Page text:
Drummer Lewis Nash has periodically played with this group over the years. When I first saw them perform in the early '90s, they played with a lot of fire and their performances were exhilarating. Twenty-five years later, these fires have not diminished. The group performed mostly Weston compositions, originally written between the 1950s and '70s. They opened with a fine performance of "Little Niles" and really caught fire during "African Cookbook," the second song. The band was very ably led by T.K. Blue
who is featured to great effect on alto and soprano saxophone as well as flute. Neal Clarke is a highly distinctive percussionist who brings an interesting tool kit and a wide range of timbres and sounds to the mix. Clarke and Lewis Nash constituted a formidable percussion section playing with great power, grace and much humor. Alex Blake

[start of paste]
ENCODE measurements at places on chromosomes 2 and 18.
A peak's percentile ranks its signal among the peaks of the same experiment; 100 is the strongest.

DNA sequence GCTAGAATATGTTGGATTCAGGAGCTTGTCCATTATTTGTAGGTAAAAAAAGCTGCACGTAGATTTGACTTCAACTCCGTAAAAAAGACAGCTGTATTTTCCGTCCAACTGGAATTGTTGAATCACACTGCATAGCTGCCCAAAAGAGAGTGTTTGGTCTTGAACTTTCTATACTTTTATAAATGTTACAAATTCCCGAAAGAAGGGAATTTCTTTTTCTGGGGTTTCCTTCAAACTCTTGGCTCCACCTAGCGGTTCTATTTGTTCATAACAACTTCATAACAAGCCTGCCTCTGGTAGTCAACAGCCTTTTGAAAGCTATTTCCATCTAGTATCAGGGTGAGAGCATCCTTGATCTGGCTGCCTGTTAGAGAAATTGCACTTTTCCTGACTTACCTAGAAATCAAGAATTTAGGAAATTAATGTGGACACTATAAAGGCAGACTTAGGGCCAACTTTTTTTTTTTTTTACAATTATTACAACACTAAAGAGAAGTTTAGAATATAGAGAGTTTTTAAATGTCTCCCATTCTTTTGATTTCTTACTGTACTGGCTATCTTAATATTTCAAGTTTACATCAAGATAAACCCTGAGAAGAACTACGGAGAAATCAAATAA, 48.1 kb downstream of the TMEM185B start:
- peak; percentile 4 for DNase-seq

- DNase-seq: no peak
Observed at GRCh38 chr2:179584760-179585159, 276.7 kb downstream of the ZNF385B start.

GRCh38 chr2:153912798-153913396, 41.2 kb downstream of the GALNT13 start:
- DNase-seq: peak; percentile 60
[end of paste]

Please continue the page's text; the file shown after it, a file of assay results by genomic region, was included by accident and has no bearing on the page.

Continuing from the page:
," playing standup bass from a seated position and concentrating mostly on the lower register of the instrument (perfectly consonant with Weston's signature sound), was the most animated performer. His lengthy bass solos included frenetic runs, punctuated by fierce slapping and popping all accompanied by a unique brand of vocalese that would match the intensity of his bass playing and often used to great humorous effect. The 6'9 inch Randy Weston, soon to be 91 years of age, remains a commanding presence and master storyteller, though he plays piano more sparingly than he did in the past. They played perhaps six or seven songs, including the splendid "Blue Moses" and "Niger Mambo," stretched across a 100-minute set that was just outstanding. It was greeted very enthusiastically by a densely packed (sold-out) Nash crowd.